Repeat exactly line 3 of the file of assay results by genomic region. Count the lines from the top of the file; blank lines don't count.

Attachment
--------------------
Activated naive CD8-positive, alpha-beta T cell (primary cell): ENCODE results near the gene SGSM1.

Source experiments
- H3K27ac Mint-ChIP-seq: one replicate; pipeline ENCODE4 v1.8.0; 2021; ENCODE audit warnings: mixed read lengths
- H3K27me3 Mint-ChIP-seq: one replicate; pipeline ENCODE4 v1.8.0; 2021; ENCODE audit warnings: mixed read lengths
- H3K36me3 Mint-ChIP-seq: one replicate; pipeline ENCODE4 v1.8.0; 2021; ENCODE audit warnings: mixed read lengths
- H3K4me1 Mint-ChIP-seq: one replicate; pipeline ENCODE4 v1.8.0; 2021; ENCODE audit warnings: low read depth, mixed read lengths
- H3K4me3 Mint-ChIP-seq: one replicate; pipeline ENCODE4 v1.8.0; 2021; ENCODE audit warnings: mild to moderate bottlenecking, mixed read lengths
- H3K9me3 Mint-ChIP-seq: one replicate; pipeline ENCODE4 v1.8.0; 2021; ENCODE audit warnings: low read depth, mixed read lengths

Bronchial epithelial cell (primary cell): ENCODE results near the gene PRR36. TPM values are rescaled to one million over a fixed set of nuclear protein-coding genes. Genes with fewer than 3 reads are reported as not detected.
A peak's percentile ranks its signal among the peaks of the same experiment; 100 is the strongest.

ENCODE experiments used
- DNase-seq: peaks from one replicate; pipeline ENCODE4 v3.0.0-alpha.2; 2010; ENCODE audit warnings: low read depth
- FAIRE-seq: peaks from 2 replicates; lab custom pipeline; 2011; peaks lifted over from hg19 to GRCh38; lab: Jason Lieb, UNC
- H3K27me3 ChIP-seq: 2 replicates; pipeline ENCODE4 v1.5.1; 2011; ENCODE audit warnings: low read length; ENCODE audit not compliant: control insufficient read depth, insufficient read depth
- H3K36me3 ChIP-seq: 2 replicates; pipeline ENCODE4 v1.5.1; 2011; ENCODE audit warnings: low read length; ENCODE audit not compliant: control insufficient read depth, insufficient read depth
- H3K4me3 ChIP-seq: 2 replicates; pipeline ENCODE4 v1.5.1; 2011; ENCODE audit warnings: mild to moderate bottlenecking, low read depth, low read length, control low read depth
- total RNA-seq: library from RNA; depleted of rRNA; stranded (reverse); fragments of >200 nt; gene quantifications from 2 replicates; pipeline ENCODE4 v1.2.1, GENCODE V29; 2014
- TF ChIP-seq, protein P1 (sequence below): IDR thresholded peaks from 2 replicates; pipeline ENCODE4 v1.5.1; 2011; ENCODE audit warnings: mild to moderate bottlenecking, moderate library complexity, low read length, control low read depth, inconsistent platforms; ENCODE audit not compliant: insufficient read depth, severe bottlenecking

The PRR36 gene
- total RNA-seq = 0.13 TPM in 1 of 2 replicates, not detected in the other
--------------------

- H3K27ac Mint-ChIP-seq: one replicate; pipeline ENCODE4 v1.8.0; 2021; ENCODE audit warnings: mixed read lengths